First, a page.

Setting up camp in the healing field

July 3rd, 2003 by Ben Goldacre in bad science, brain gym, dna, very basic science, water | 3 Comments »

Setting up camp in the healing field

Ben Goldacre
Thursday July 3, 2003
The Guardian

· Doing a New Age Bad Science Glastonbury Special is a bit like shooting fish in a barrel. Which is not to say I’ve had a change of heart: within five minutes of entering the Healing Field last weekend, I was handed a copy of the “Avalon Rising” leaflet. Pay close attention: “Celtic in your DNA? Cutting edge information has established the possibility that a substrand in our DNA connects us through the energy grid to one of 12 sacred sites, stargates or electromagnetic vortexes to enable the vibrational rate of Mother Earth to be energetically stabilised. Glastonbury is one such site. Its guardians are the time travelling grail lines of Celtic/Gaelic Britain: you!” Pseudoscientists everywhere, please note how easy it is to come across like a white hippy racial supremacist when you splash around with big words you don’t understand.

· Brain Gym has struck a chord with many of you since we covered it last month. You might remember the jargon-heavy “educational kinesiologists” from California, with no peer-reviewed data to back up their grand claims for improving academic performance, who were being employed at considerable expense by UK local education authorities. I was moaning that teachers should be teaching our children how to spot this kind of pseudoscience, rather than peddling it. So I was heartened to receive frontline reports from science teachers of the fun they have teasing Brain Gym tutors visiting their schools.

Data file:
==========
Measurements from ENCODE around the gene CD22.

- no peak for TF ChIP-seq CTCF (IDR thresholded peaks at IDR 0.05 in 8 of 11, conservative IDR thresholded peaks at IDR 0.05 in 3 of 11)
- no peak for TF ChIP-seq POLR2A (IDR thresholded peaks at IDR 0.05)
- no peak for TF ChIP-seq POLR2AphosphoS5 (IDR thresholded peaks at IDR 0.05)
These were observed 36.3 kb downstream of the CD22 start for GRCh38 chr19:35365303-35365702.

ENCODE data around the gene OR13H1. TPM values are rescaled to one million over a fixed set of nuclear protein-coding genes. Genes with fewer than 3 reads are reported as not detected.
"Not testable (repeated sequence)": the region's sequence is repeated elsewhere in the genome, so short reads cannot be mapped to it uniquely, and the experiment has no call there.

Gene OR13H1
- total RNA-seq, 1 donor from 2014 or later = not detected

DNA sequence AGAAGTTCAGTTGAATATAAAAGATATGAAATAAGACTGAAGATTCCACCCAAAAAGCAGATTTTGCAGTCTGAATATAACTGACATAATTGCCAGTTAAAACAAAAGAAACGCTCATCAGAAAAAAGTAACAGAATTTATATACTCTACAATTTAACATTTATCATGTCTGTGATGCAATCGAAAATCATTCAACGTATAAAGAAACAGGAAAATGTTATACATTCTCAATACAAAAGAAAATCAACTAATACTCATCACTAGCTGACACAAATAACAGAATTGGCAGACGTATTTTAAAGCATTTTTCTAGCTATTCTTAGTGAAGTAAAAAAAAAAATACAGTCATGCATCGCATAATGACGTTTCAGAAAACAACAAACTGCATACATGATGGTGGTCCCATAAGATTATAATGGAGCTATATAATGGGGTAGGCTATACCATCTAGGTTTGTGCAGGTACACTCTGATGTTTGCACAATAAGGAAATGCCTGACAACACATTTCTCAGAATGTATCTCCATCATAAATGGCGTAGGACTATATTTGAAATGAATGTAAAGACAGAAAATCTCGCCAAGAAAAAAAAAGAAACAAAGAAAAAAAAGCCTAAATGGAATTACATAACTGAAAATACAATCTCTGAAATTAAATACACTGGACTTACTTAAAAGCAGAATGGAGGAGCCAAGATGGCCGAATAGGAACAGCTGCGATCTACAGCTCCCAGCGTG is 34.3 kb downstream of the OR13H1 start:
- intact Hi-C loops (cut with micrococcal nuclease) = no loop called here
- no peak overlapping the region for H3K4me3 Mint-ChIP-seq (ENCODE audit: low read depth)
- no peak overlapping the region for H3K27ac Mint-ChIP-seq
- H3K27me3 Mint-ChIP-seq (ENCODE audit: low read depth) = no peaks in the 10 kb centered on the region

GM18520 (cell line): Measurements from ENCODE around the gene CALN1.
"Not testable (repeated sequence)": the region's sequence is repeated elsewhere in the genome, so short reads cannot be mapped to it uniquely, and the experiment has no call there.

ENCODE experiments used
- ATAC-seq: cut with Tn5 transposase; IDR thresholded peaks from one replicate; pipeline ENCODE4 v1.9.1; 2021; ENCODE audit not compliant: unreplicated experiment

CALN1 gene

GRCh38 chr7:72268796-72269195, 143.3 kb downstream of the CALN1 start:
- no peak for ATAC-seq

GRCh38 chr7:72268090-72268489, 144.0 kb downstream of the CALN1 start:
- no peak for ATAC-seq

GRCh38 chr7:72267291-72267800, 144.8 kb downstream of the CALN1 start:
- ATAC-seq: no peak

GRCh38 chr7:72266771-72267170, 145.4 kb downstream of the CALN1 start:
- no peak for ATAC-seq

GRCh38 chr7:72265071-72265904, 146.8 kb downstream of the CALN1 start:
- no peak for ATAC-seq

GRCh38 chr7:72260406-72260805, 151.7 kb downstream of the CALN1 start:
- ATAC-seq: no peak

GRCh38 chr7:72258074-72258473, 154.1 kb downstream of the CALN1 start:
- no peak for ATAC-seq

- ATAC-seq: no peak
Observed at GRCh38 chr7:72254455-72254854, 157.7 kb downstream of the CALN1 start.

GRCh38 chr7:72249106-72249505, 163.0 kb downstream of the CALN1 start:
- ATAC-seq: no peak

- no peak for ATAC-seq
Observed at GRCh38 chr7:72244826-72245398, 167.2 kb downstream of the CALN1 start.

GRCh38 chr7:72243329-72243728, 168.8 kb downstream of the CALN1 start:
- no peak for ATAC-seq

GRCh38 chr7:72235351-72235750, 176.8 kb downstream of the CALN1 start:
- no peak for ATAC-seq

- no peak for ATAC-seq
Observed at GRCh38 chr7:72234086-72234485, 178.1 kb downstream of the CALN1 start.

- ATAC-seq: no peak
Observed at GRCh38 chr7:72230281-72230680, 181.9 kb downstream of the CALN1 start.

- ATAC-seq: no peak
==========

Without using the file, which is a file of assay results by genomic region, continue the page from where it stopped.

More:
· One was told that after watching telly your brain goes to sleep for eight hours: “Very precise about that, she was. But don’t worry, as long as you sit with your ankles crossed and make a funny shape with your hands this will ‘protect you from the electro-magnetic rays’. She was even kind enough to post me the handouts detailing the Pace [positive-active-clear-energetic] which ‘increases and balances electrical energy to the neocortex _ allowing reason rather than reaction (choice)’ and ‘increases polarity across cell membranes for more efficient thought processing’,” our source reports. My favourite exercise is Brain Buttons: “While holding the navel area with one hand, rub with the thumb and finger of other on hollow areas just below the collar bone on each side of the sternum.” Why? Because, you heartless cynics, “buttons above carotid artery supply fresh oxygenated blood to brain, helps lung/brain function … and brings attention to gravitational centre of body.”


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3 Responses



  1. Al said,

    January 24, 2006 at 3:56 pm

    Hi Ben,

    Though I’m sure you know it already, I should point out that kinesiology is a respectable field of scientific endeavour. However, the stuff that you mention in your article is, as you point out, bunk. It’s sometimes referred to as “applied kinesiology” and holds ideas that have been empirically refuted.

    The scientific version though is simply the study of human movement. See more at Wikipedia (en.wikipedia.org/wiki/Kinesiology) which also describes some of the bunk too under “applied kinesiology”.

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